Arrow recap: Darhk’s plans suddenly become personal in ‘Brotherhood’
For the past few weeks, “Arrow” has been a victim of its own success.
The series that kick-started CW’s attempt to create an episodic live-action comic book universe had become almost slavishly devoted to constructing that world in recent weeks, doing its best to set up January’s “Legends of Tomorrow” pilot while leaving the story of Star City on a hamster wheel.
Now, with Ray Palmer no longer the size of a fingernail and Sara Lance no longer dead, “Arrow” was able to spend at least one week focusing inward on the various threats to the Emerald Archer and his team in “Brotherhood” — and boy, did it deliver.
I’ve been enamored with “Flash” lately and am definitely looking forward to “Legends,” but episodes like this one are a quick reminder of why “Arrow” was able to kick down the door for a world full of television heroes to exist on one network in the first place.
The biggest problem with “Arrow” lately has been crowding. While the series’ writing team has done well to give each member of Team Arrow conflicts that are both linked to and separate from the Damien Darhk issue, none of them seemed to have the proper room to breathe when bunched in with the Legends obligations.
Speaking of Darhk, this was his true coming-out party. Much like Zoom in last week’s “Flash” episode, Neal McDonough had some true nightmare moments here — of the “Mom, I need to sleep in your room tonight” kind — between his effortless enslavement of a group of soldiers and his spine-tingling appearance during Oliver’s visit to the police benefit.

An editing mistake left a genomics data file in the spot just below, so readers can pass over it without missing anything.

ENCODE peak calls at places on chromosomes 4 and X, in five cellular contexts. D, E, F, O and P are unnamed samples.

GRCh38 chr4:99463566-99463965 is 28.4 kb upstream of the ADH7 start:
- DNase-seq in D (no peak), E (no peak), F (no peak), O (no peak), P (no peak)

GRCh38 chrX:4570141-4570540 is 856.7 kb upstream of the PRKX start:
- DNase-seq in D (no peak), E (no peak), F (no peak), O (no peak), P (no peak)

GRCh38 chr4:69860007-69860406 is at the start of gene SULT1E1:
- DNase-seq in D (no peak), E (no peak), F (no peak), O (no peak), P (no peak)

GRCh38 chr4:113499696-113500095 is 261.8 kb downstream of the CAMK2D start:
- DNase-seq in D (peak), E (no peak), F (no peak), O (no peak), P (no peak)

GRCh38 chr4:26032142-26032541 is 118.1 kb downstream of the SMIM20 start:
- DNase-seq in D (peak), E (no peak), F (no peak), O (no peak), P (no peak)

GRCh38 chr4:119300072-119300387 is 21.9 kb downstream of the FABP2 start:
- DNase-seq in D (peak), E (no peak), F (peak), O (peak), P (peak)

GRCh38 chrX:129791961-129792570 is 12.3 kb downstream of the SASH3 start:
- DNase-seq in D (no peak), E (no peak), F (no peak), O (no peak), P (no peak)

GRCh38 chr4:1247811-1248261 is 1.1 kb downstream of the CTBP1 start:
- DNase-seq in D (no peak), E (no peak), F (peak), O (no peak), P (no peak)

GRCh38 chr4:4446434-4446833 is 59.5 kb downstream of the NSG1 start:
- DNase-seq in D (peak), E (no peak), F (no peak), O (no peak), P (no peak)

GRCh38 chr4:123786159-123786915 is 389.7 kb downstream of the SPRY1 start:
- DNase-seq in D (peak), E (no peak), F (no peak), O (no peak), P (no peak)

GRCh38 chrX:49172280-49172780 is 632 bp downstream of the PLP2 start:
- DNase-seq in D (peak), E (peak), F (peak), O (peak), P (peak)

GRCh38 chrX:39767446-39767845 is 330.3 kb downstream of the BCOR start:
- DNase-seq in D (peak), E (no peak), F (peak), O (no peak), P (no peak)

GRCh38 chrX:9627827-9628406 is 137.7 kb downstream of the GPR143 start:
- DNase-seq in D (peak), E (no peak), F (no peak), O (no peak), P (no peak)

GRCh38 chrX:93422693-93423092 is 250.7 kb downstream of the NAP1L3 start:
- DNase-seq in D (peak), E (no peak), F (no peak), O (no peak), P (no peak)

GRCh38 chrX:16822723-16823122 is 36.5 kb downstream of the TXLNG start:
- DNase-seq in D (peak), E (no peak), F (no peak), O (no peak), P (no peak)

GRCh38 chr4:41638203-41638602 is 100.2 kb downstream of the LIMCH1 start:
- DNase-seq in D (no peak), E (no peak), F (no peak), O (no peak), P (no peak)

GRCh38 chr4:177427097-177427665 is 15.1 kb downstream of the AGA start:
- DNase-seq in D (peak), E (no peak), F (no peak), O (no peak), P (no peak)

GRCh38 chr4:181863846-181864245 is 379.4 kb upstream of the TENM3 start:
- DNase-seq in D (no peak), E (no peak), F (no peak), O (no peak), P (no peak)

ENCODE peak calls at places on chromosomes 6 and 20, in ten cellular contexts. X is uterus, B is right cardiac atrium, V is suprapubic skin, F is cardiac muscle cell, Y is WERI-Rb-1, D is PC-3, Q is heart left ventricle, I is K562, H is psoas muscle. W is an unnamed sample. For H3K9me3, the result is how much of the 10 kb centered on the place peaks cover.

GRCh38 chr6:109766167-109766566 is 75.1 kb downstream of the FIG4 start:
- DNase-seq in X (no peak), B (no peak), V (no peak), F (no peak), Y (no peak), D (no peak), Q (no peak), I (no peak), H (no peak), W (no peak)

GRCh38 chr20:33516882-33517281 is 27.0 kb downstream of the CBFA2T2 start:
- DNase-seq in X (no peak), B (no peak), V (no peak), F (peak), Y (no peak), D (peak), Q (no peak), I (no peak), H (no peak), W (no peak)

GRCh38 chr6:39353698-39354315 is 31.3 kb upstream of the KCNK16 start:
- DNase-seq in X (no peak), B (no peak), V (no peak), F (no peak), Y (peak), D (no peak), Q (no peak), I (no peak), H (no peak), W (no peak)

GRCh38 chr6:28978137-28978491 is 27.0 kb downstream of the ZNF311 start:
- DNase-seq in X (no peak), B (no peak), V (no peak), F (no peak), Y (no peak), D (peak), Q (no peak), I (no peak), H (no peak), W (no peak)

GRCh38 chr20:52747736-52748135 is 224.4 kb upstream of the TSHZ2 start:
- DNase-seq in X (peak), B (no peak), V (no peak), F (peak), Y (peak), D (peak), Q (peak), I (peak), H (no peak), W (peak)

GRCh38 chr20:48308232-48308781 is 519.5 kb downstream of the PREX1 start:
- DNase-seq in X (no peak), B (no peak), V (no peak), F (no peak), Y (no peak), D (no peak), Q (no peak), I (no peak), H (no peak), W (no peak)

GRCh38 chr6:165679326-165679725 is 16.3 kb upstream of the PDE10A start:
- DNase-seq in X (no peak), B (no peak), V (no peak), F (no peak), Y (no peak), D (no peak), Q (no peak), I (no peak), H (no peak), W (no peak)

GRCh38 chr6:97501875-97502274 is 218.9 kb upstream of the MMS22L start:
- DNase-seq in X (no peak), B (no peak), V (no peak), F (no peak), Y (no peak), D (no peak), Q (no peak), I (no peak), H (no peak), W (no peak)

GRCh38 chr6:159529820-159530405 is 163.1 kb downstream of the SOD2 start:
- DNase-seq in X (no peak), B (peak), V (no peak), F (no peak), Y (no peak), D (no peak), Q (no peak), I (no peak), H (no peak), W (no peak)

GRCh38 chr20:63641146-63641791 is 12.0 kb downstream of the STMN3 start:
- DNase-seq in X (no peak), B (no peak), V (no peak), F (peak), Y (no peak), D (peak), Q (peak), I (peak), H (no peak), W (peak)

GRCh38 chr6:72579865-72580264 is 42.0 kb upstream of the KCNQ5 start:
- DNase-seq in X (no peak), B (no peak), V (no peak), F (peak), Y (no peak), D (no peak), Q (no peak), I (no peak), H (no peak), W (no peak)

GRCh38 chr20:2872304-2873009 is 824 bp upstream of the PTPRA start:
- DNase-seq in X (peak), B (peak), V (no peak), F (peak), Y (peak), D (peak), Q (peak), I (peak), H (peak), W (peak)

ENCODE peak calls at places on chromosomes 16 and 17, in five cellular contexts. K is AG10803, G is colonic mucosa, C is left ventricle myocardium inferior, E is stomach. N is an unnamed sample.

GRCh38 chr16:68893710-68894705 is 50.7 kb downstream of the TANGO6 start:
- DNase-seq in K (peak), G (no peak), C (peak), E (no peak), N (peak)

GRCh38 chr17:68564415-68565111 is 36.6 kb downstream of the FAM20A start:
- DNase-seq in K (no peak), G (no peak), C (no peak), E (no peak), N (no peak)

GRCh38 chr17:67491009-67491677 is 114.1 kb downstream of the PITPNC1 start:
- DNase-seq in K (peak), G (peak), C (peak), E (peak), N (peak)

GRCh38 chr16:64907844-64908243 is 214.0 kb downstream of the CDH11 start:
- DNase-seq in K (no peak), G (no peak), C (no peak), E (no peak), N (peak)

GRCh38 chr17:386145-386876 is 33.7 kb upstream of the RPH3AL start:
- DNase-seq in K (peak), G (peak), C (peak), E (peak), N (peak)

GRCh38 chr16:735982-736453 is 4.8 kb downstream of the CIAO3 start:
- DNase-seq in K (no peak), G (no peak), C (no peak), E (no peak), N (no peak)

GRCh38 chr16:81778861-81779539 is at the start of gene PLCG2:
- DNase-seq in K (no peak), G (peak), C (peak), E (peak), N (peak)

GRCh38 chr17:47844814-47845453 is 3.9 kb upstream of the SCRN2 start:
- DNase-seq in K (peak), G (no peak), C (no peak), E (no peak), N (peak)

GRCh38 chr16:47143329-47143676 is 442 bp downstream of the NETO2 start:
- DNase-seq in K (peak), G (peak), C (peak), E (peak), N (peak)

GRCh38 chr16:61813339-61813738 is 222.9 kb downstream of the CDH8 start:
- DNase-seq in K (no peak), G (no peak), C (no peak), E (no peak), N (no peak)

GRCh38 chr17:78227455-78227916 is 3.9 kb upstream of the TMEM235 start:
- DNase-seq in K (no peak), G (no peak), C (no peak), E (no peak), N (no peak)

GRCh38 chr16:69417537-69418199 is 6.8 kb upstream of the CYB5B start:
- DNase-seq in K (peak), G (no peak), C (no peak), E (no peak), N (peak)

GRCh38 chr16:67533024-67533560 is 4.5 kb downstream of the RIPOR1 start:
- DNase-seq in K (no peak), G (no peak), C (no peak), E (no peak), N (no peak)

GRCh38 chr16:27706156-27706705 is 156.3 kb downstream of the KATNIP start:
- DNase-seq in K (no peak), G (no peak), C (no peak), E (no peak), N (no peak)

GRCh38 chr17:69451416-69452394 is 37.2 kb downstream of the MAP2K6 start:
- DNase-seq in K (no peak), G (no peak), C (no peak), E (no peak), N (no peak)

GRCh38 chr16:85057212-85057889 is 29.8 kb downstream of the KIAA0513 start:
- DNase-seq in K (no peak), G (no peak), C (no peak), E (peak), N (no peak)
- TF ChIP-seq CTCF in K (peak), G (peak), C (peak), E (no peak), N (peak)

For weeks, Darhk was more bogeyman than arch-fiend. In the premiere, he seemed to have a plan. His army was unstoppable. And then he kind of just … faded into the background.
For whatever reason (ahem, cough, the show needed to setup “Legends”) Darhk turned into a Saturday-morning cartoon villain for a few weeks, sitting in his dark tower and tossing baddies at Oliver. That’s not to say that McDonough wasn’t still excellent at being menacing and arrogant in all those scenes, but he was more Dr. Claw to Ollie’s Inspector Gadget than a worthy nemesis for the Green Arrow.
The revelation that Dig’s brother is alive also offers up some strong material for David Ramsey, who has had more than his share of powerful scenes between the end of last season and this year. Ramsey did well conveying Diggle’s turmoil over Oliver’s betrayal earlier in the year, and his ability to present Dig as more hurt than angry in those scenes really carried them. But this episode was a different turn for Ramsey as Dig, who we often have seen wounded but never this vulnerable.
The decision to have Dig deem his brother not worth saving was a nice turn and a good contrast from Laurel’s refusal to believe that the Sara she brought back from the pit was a monster. I’m pretty impressed by the show’s ability to differentiate between two sibling resurrections gone wrong in such a short span of time. Dig’s near-breakdown at the gala with Laurel and his brief interrogation of his brother in the episode’s end were both nice touches.